Cabinet should not keeping shifting the goal post on committing to abolish the mandatory death penalty and table the amendments in the coming October Parliamentary sitting.

 

Kasthuri: Cabinet shifting goal post on death penalty

FMT Reporters

| July 11, 2016

The latest shift of goal posts was by not granting discretionary powers to judges to hand down different forms of punishment.

Kasthuri-Patto

KUALA LUMPUR: The Cabinet should not keep shifting the goal post on its commitment to abolish the death penalty, said Batu Kawan MP Kasthuri Patto. “It should table the amendments in the parliamentary sitting in October.”

As Minister in the Prime Minister’s Department in charge of law, added the MP, “it was Nancy Shukri’s moral responsibility to advocate for this tectonic change in national policy.”

“She should demonstrate commitment in upholding and protecting human rights, especially the right to life.”

The latest shift of goal posts was by not granting discretionary powers to judges to hand down different forms of punishment apart from the death penalty, said Kasthuri. “It shows the dark hands of executive interference in the criminal justice system and judicial independence.”

Earlier, recalled the MP, the government shifted the goal post twice.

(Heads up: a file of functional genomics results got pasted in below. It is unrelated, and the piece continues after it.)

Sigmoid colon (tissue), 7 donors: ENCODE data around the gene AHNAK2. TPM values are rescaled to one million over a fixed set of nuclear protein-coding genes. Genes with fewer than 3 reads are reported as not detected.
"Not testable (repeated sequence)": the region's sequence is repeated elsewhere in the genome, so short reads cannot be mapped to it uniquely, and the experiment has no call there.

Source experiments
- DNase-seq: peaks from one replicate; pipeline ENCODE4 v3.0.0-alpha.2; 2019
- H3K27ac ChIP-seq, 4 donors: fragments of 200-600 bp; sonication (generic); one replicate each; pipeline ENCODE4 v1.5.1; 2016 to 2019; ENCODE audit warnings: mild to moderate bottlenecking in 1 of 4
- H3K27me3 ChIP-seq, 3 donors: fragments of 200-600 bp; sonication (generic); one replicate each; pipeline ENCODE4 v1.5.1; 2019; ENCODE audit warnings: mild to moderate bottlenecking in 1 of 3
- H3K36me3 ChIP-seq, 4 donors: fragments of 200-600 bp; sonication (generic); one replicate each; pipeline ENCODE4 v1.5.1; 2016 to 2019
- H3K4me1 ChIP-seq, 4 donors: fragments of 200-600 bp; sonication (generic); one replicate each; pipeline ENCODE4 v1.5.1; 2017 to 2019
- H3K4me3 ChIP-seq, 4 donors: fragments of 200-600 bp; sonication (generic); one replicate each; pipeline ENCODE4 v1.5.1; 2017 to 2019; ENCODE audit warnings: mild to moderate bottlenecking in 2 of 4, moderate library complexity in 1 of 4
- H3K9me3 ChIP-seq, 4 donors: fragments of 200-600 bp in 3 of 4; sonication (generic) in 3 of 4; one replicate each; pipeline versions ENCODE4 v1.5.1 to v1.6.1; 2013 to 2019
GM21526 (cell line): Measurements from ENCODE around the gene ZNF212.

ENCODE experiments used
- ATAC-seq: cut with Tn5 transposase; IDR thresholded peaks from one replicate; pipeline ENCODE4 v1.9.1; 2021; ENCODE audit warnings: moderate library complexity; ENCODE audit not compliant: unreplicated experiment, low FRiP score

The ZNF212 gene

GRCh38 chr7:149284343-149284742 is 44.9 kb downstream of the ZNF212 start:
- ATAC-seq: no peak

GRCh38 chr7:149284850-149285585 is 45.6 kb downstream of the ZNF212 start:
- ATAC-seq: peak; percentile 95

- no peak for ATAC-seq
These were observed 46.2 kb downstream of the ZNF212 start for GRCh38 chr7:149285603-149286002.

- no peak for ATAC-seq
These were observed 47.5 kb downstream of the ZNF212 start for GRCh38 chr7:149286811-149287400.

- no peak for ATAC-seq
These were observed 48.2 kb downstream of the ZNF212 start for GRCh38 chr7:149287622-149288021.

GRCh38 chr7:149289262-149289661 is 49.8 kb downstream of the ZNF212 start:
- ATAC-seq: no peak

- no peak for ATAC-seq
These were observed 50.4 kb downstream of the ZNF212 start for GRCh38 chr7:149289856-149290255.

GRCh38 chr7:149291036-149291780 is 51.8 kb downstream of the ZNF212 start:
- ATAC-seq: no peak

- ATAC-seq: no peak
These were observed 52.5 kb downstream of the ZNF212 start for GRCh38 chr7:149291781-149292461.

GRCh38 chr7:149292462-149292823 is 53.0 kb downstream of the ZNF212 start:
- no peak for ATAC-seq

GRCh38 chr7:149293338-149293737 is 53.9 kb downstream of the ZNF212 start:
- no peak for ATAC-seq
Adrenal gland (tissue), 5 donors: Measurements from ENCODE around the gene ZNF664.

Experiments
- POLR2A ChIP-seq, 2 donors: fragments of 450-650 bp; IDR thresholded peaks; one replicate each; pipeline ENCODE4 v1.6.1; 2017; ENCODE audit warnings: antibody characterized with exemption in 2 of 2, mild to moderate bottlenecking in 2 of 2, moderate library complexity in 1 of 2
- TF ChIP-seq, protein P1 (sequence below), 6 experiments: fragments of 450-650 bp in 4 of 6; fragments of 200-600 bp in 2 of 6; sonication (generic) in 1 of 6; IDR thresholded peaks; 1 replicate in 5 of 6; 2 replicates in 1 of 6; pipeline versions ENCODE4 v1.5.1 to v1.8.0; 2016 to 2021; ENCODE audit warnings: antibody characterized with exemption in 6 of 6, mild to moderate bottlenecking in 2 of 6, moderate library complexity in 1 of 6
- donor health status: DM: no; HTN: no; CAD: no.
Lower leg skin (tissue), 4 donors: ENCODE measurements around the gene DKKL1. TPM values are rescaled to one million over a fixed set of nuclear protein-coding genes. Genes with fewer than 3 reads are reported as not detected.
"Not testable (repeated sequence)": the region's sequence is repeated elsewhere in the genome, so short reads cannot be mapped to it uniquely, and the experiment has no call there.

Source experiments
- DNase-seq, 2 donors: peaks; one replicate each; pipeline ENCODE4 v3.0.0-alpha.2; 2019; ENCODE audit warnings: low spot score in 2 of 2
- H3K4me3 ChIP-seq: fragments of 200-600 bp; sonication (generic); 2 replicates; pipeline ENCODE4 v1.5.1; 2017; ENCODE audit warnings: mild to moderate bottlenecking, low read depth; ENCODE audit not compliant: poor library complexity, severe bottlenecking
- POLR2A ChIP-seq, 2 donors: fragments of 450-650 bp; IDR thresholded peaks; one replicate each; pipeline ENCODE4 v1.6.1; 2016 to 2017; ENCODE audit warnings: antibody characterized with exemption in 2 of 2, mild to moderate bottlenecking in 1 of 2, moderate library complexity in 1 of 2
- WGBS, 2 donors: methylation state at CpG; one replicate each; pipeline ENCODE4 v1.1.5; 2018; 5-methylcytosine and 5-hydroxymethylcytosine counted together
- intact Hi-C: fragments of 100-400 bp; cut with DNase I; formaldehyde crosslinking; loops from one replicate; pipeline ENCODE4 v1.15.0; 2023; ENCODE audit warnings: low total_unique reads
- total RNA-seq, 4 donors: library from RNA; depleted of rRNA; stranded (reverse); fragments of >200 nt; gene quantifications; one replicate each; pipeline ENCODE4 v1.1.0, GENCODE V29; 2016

In a written reply in March 2014 to Puchong MP Gobind Singh Deo, the government stated that it had no intention to impose a moratorium on executions, particularly for those who had exhausted all avenues in seeking pardon from individual State Pardon Boards.

Secondly, the government has clearly stated, time and time again, that public opinion was in favour of retaining the death penalty. “The majority of the people vehemently oppose GST, yet the government has turned a deaf ear to public opinion,” said Kasthuri.

In a parliamentary reply, dated May 20, to the MP’s question on the breakdown of nationalities on death row in Malaysia, it was disclosed that 629 were Malaysians and 413 were foreigners.

649 executions are pending court appeals whereas 393 are seeking pardon from State Pardon Boards. – FMT News, 11/7/2016